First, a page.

Looking at Marks & Spencer's current collections, I wonder whether the charming and rather stylish Marc Bolland is actually paying attention to the clothing on sale in the high street giant he has been running since June 2010.
Transforming the fashion offering was never going to be a quick fix, but two years should be enough to at least have begun to make improvements if the will and the fashion expertise existed in the M&S boardroom.
But looking at the merchandise, in-store and online, I can't help wondering whether there is either. As someone who has covered M&S fashion for more than two decades, I have seen them at their best and their worst; I have seen them criticised for being overpriced and I have criticised them for, among other things, their policy of producing key styles in a single colour as if they were Lanvin or Dior rather than a high street chain. But I have never seen anything quite as depressingly awful as what is on offer right now.
With the exception of their lingerie, notably the Rosie collection, they seem to have got their fashion heroically wrong. I assume their success in bras and pants means they have some fresh blood in the lingerie-buying team, or perhaps Mr Bolland's shake-up is working its way outwards, starting with undies.
And while little of the outerwear is good, the Twiggy collection aimed squarely (and I use the word advisedly) at the Twiggy generation - i.e. purportedly stylish women aged 50-plus - is beyond appalling. The words 'frumpy' and 'unflattering' don't even begin to describe the awfulness and irrelevance of most of what's on offer.
And even if some of the clothing is passably okay, the styling for the website images and in-store displays is so unutterably off-trend that the stylist should be sent away and only ever allowed to style furniture in the future. And in an era of online shopping, the styling is hugely relevant. It is worth remembering that the first impression - via an image - is what propels us towards (or away from) an online purchase.
With its Twiggy collection, M&S is behaving as if it was living in 1975 - and I'm not referring to the poorly executed 1970s trends. The people behind the collection - and I am guessing here, but I suspect they are in their 20s and 30s - have an image of women of over 50 which is dangerously out of date for a commercial organisation where 50-plus is a key target demographic.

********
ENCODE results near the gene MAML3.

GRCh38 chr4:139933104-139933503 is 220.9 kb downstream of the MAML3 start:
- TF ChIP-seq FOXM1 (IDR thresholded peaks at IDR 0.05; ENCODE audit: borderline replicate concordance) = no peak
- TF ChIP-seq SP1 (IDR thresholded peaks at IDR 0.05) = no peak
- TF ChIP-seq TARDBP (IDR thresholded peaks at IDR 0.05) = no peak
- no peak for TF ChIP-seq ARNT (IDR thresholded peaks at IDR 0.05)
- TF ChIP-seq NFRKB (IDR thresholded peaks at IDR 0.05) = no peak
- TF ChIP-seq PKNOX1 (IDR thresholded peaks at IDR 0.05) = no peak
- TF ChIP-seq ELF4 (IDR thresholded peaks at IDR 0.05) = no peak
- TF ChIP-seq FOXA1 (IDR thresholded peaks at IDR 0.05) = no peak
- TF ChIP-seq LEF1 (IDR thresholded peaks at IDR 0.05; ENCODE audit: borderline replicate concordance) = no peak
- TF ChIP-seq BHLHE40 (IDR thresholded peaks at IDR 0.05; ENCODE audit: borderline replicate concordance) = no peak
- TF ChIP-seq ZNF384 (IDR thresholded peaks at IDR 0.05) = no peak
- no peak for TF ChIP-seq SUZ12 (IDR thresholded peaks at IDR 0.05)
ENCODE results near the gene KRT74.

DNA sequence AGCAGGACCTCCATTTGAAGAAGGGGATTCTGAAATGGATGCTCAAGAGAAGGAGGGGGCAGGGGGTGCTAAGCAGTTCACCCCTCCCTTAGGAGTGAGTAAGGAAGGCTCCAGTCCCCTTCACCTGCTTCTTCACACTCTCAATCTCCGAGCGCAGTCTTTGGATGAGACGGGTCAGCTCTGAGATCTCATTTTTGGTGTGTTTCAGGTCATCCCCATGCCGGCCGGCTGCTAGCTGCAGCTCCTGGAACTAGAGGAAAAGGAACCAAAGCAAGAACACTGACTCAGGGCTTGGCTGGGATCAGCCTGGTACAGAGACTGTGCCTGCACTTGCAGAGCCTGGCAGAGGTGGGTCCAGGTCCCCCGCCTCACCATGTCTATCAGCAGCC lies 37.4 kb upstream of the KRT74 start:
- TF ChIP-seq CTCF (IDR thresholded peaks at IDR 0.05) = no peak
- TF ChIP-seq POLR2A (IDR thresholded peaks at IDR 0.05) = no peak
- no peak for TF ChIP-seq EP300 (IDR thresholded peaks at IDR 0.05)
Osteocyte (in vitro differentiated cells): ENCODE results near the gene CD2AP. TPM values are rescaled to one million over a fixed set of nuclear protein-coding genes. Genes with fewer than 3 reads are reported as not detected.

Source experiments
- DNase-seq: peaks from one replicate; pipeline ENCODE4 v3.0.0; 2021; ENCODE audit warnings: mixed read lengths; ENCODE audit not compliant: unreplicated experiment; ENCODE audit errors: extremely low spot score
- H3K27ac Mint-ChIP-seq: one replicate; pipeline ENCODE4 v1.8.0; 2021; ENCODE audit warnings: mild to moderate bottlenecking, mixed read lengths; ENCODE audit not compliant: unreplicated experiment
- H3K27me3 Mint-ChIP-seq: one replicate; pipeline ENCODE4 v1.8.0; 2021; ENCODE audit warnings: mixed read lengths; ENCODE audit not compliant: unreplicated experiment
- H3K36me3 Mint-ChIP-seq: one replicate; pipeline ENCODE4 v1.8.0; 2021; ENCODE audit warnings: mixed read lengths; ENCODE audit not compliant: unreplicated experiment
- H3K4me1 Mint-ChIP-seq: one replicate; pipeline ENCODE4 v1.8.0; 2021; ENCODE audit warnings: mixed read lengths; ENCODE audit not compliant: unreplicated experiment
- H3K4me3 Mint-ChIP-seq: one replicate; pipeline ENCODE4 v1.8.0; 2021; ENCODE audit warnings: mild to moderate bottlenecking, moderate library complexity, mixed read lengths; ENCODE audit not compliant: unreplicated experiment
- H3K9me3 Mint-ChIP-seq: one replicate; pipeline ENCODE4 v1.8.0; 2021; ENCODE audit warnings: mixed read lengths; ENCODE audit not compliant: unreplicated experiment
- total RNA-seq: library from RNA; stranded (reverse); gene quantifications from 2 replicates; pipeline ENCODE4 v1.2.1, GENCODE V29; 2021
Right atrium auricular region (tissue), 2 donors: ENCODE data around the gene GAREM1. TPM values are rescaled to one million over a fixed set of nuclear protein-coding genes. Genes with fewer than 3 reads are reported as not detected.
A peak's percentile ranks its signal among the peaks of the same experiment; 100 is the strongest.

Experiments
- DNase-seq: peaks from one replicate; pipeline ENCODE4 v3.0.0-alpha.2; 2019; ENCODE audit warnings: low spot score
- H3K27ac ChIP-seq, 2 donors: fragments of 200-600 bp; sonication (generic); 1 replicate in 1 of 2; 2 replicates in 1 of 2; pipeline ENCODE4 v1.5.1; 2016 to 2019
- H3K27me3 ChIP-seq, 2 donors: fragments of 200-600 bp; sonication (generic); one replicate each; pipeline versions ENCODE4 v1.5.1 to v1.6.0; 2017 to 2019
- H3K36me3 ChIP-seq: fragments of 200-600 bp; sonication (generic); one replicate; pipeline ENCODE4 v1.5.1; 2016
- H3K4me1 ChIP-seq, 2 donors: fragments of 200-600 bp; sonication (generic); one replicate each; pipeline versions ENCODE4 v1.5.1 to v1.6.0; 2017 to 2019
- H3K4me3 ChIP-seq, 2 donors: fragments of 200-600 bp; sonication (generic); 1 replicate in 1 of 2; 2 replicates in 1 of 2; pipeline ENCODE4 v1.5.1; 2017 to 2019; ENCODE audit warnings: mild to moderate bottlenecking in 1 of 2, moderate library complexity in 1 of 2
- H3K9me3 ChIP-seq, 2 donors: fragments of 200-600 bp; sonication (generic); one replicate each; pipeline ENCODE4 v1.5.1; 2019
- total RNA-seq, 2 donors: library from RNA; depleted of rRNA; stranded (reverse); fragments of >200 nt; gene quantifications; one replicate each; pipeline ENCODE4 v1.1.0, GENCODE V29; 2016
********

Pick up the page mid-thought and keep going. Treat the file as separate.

Their vision of a woman of 50 or 60, personified by Twiggy's recurring semi-bouffant hair-do and frumpy shoes, so profoundly fails to mesh with the reality of what women in this age group wears and behaves - and SoSensational knows, because we, too, cater to the demographic and have done our research - it is not surprising that women of that age are turning away in droves, and derailing M&S's profits at the same time.
And where are these women going?
Why, to Zara and Primark, of course. Which is, in itself, an interesting development, because it demonstrates that it is not a specific attribute, i.e. price or quality, which is the determining factor for this age-group when shopping. After all, Zara prices are similar to M&S, and Primark is perceived as offering poorer quality. The appeal of those two chains in particular is the delivery of stylish, perfectly on-trend clothing, much of which will be loved by a woman of 50-plus.
If M&S wants to appeal to that vitally important demographic - the Twiggy generation, which currently, and for the foreseeable future, has greater spending power than any other socio-economic group - they really need to put a bit of effort and research into creating clothes they will want to buy. Stop relying on 20-somethings with a distorted view and start speaking to the right people.
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